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Tuesday night, in a speech that claimed every piece of the Republican landscape since 1980, Wyoming Representative Liz Cheney launched a broadside against the Republican leaders who have shackled the party to the former president.
“Today we face a threat America has never seen before,” Cheney said.
A former president who provoked a violent attack on this Capitol in an effort to steal the election has resumed his aggressive effort to convince Americans that the election was stolen from him. He risks inciting further violence. Millions of Americans have been misled by the former president. They have heard only his words, but not the truth, as he continues to undermine our democratic process, sowing seeds of doubt about whether democracy really works at all.
Cheney recalled the determination of those in Kenya, Russia, and Poland to risk their lives to vote for freedom, and talked of how the dream of American democracy had inspired them. She touched on religion, assuring listeners that God has favored America. She invoked Reagan, claiming that his Republican Party won the Cold War and saying that America is now on the cusp of another cold war with communist China.
This impending struggle highlighted the importance of today’s domestic struggle: “Attacks against our democratic process and the rule of law empower our adversaries and feed communist propaganda that American democracy is a failure,” Cheney argued. “We must speak the truth. Our election was not stolen, and America has not failed.”
Cheney went on to claim that she stood on conservative principles Republicans like House Minority Leader Kevin McCarthy (R-CA) has abandoned. The fundamental conservative principle is the rule of law, she reminded listeners, and those backing Trump’s Big Lie are denying that rule and undermining our democracy. The election is over, she said, and “Those who refuse to accept the rulings of our courts are at war with the Constitution.” It is imperative, she said, to act to prevent “the unraveling of our democracy.”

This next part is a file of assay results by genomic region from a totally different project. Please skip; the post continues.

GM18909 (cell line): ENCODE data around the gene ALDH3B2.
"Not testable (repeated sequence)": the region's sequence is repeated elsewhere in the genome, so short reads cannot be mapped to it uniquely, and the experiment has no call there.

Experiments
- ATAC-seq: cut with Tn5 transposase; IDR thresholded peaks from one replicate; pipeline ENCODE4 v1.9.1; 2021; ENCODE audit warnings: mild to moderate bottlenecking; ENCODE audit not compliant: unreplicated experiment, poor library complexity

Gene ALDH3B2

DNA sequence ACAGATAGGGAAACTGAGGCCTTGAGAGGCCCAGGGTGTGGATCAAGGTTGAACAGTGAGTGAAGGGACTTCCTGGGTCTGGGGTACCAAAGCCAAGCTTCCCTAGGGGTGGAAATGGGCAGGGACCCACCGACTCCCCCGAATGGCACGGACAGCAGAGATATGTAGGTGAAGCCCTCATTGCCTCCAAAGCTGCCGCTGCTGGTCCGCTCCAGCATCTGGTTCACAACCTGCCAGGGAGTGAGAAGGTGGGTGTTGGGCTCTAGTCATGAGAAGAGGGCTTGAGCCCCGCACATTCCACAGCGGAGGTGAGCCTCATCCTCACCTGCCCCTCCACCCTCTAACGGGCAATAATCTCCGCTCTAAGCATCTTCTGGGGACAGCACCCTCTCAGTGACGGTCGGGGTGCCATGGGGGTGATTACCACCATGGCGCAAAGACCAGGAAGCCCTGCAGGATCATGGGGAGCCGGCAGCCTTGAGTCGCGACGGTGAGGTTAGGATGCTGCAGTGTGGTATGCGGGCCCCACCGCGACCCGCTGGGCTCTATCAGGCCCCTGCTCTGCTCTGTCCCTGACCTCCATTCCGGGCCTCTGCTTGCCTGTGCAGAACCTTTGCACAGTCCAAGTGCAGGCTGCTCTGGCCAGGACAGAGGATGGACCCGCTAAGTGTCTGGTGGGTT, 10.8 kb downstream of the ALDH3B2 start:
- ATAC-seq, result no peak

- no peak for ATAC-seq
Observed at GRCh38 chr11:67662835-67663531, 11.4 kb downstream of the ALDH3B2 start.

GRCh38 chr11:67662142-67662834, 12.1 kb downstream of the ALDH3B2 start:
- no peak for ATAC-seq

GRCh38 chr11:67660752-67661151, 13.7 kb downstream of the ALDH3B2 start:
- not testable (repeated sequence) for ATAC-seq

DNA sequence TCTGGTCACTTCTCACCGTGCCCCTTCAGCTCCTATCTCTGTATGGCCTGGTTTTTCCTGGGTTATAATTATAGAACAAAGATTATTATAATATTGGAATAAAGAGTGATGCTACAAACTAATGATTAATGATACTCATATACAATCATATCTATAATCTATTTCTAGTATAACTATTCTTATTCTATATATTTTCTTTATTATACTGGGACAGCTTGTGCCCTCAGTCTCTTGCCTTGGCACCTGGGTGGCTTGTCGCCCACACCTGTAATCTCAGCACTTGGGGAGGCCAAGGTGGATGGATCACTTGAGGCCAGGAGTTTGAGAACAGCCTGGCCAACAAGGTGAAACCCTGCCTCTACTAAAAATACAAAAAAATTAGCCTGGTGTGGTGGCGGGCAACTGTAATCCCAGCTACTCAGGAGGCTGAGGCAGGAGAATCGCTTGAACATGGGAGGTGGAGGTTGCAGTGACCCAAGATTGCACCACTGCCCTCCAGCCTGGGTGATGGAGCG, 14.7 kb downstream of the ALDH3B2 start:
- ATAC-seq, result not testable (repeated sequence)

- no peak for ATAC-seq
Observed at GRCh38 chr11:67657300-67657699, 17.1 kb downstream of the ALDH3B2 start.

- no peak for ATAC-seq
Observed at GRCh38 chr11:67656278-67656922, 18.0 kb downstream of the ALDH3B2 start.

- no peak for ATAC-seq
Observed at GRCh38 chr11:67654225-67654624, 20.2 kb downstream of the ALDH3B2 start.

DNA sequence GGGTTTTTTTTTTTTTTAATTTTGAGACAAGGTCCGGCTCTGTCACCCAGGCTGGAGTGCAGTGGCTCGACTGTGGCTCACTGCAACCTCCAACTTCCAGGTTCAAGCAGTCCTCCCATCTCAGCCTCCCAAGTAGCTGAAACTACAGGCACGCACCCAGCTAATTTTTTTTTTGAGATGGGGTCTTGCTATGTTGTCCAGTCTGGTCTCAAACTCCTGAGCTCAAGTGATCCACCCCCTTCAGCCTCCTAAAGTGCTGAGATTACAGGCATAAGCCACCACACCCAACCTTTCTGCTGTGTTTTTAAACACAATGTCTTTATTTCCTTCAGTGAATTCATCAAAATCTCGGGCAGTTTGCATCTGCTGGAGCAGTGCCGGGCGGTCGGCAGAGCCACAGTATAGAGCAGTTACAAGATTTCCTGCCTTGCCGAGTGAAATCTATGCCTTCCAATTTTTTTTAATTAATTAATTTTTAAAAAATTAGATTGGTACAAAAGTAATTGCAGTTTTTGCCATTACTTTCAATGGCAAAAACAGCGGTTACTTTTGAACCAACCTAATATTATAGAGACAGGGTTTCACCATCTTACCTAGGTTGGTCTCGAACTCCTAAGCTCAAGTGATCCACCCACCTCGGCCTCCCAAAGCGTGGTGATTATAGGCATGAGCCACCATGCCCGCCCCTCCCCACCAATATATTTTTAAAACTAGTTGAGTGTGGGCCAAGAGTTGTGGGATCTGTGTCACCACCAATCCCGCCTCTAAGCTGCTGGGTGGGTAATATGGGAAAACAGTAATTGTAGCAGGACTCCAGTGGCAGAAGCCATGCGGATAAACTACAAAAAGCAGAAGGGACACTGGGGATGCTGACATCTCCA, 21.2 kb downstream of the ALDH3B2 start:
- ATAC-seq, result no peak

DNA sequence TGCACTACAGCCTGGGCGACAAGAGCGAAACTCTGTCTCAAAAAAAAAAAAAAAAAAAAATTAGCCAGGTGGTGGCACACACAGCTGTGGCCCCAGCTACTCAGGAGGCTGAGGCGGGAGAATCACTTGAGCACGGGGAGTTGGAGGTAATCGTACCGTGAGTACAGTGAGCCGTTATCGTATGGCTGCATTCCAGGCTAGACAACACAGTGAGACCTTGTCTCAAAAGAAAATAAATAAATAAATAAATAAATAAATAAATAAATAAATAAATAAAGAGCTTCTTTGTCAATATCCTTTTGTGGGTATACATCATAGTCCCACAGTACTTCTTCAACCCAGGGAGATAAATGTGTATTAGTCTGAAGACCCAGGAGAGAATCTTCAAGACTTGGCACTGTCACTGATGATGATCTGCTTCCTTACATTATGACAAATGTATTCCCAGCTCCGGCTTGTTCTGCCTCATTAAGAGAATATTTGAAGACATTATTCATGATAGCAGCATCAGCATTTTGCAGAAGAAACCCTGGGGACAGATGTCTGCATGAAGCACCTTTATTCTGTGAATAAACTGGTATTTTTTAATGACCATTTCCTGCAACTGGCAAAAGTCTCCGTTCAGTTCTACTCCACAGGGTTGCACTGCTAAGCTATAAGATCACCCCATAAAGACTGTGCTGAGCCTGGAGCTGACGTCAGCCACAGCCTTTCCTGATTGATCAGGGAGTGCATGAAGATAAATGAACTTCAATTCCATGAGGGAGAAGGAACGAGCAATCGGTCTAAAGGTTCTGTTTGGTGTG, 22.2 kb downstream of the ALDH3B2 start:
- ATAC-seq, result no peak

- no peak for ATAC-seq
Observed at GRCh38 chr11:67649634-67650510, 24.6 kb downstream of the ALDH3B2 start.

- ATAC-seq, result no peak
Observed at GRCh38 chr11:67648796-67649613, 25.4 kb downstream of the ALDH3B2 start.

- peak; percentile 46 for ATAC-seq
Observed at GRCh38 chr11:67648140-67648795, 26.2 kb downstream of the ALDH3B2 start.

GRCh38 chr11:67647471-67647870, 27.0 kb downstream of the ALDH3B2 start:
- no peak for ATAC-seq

“This is not about policy,” Cheney emphasized. “This is not about partisanship. This is about our duty as Americans. Remaining silent and ignoring the lie emboldens the liar.”
Wednesday, House Republicans voted to remove Cheney from the number three spot in the party in the House. Subsequently, Trump’s own former deputy attorney general, Jeffrey A. Rosen, will told the House Oversight Committee that after the election, the Justice Department “had been presented with no evidence of widespread voter fraud at a scale sufficient to change the outcome of the 2020 election.”
On Thursday, over 100 former Republican leaders will drop a letter saying that if party leadership does not separate itself from former President Trump, they will start a third party. They are calling themselves the “rationals”. as opposed to the “radicals,” and they include former governors and representatives, as well as Republican officeholders.
This revolt against the Trump loyalists in the Republican Party signals that, no matter what leadership is saying, many Republicans—including Republican lawmakers—are not, in fact, united behind the former president. After all, he never broke 50% approval when he was president, and he lost the White House and Congress for the party. And, now that he is locked out of Twitter and Facebook, it appears he can no longer command the audience he used to. In the week since he launched a new blog, it has attracted a little over 212,000 likes, shares, and comments. The top post got just 16,000 engagements.
Meanwhile, 63% of Americans approve of the job President Joe Biden is doing.
What’s at stake in the fight over Cheney’s position in the Republican Party—admit it, did you ever think you would care about who was the third most important House Republican?—is not some obscure struggle for political seniority. It’s a fight over whether the Republican Party will wed itself to the Big Lie that a Democratic president is illegitimate, despite all evidence to the contrary.
Cheney is not a Democrat by a long shot, and she is correctly calling out the danger of the Big Lie for what it is: a dagger pointed at the heart of our democracy.
Heather Cox Richardson is a Professor of History at Boston College. This post originally appeared at her Substack, Letters from an American.